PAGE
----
Monday, September 26, 2005


As a typical adolescent in Manila during the sixties, I envisaged many dreams of grandeur. Among which was to become a NASA astrophysicist as inspired by President Kennedy’s intrepid space program. But that soon changed into aspiring to become a journalist, inspired by my fondness for reading back issues of Reader’s Digest.

So, as a high school freshman at Mapua Institute of Technology, I attended an open invitation by the school paper, The Beam, to join its staff comprised of students. I walked in there buoyed by confidence that I would be asked to join its rank as an apprentice scribe.

The wannabes that attended, only three of us – other freshmen were obsessed with trying out for the basketball team – were asked to write something about our summer vacation past. Since such topic was a common grade school start-of-school-year writing exercise, I assumed what was wanted from us was something more cerebral; soulful, in fact.

I proceeded to write about an event that began to occur as I turned thirteen. It was about certain physical manifestations and sensations I was too afraid and embarrassed to ask anyone about. Nonetheless, the experience astonished me. To demonstrate my writing skills, I tried to be as graphic as I could; utilizing acquired English words and phrases borne by the many editions of Reader’s Digest I had immersed myself into.

A couple of days afterward, during recess, a sophomore gofer fetched and escorted me to see a member of the school paper. I was met by an overweight senior who exuded an air of intellectual superiority; an Einstein in the making.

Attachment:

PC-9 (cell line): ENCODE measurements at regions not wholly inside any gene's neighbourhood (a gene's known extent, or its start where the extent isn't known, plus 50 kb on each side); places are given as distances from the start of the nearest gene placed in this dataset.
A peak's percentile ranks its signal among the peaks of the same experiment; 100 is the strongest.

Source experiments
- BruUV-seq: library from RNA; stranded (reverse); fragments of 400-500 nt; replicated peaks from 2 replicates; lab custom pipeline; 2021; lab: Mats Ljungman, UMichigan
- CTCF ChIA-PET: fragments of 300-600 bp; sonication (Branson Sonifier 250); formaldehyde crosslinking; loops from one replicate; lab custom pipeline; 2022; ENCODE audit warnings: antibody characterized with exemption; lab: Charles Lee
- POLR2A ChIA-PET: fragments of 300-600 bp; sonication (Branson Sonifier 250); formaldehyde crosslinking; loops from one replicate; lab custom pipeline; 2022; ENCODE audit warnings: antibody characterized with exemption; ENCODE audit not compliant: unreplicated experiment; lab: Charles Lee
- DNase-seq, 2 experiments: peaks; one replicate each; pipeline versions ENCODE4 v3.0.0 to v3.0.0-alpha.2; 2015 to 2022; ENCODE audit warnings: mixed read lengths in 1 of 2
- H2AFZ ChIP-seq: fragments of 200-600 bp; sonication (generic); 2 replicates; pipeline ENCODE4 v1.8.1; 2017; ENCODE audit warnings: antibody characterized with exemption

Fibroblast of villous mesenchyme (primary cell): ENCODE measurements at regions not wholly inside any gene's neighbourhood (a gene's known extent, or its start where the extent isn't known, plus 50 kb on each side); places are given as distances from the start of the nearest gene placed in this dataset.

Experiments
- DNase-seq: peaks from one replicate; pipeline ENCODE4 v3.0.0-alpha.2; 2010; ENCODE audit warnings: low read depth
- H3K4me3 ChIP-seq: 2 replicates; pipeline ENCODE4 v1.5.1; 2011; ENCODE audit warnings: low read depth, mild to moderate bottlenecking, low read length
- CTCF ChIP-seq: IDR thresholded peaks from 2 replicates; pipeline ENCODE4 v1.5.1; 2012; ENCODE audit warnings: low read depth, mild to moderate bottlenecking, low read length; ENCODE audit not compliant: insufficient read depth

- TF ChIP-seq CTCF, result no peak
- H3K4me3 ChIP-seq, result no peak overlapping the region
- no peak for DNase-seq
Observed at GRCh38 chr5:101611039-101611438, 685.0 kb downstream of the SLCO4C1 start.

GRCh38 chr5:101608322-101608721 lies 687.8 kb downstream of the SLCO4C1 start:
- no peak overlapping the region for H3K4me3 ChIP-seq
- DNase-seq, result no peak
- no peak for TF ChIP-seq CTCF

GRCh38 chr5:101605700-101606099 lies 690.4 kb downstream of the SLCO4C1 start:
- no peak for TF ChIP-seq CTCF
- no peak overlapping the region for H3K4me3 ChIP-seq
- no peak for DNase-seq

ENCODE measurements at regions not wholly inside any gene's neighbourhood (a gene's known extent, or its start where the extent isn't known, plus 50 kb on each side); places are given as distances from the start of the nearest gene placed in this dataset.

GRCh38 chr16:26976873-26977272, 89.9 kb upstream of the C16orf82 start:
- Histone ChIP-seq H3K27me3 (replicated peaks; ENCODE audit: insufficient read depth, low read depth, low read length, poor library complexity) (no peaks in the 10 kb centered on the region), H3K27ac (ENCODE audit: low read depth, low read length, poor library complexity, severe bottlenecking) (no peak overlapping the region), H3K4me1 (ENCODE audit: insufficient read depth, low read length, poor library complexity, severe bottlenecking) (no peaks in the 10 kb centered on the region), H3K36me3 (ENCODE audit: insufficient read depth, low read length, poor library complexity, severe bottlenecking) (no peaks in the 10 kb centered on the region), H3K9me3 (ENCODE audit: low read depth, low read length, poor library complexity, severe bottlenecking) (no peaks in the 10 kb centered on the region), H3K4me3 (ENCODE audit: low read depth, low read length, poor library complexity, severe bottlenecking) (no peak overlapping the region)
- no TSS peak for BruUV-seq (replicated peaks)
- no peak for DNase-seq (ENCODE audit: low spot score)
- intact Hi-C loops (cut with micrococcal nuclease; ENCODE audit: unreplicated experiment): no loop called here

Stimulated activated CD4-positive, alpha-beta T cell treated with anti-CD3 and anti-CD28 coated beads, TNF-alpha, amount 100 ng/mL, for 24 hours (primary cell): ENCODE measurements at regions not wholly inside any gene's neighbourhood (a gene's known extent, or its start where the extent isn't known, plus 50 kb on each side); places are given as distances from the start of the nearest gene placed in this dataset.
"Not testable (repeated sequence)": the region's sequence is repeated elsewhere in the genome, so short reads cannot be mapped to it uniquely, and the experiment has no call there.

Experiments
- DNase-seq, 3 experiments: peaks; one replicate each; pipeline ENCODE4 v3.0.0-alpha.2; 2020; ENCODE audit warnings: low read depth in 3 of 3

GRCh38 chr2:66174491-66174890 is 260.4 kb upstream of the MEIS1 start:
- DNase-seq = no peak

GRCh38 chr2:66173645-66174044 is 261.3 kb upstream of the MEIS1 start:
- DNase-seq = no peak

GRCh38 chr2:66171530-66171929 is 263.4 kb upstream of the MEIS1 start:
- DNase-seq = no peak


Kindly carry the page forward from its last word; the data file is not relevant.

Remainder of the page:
She seemed unsure how to begin to say what she had in mind, but the slight quivering of her reddening puffy cheeks forewarned that whatever it was wasn’t going to be auspicious. Finally, after a couple of deep breaths, she unleashed her tirade about my essay. She unmercifully denounced it as pornographic; filled with lurid details hell-bent on salaciousness. Apparently, she was deeply flustered by my journalistic style. Judgment was expeditiously rendered: I was unworthy and thereby rejected. Her brevity was impressive; the meeting lasted no more than three minutes.

Luckily, I suffered no evident adverse effects from that encounter. Her scathing remarks accentuated by a rejection did not warrant years of therapy. However, as an adult, I fulfilled my aspiration as a journalist through writing social correspondence, office memos, household to-do lists, and rare consumer complaints.

But seriously, immediately after that incident, I was onto something else -- inspired by Lennon, I craved to be a singer/songwriter.


posted by Señor Enrique at 11:29 AM


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Life in Manila as observed by a former New Yorker who with a laptop and camera has reinvented himself as a storyteller. Winner of the PHILIPPINE BLOG AWARDS: Best Photo Blog in 2007 and three Best Single Post awards in 2008.


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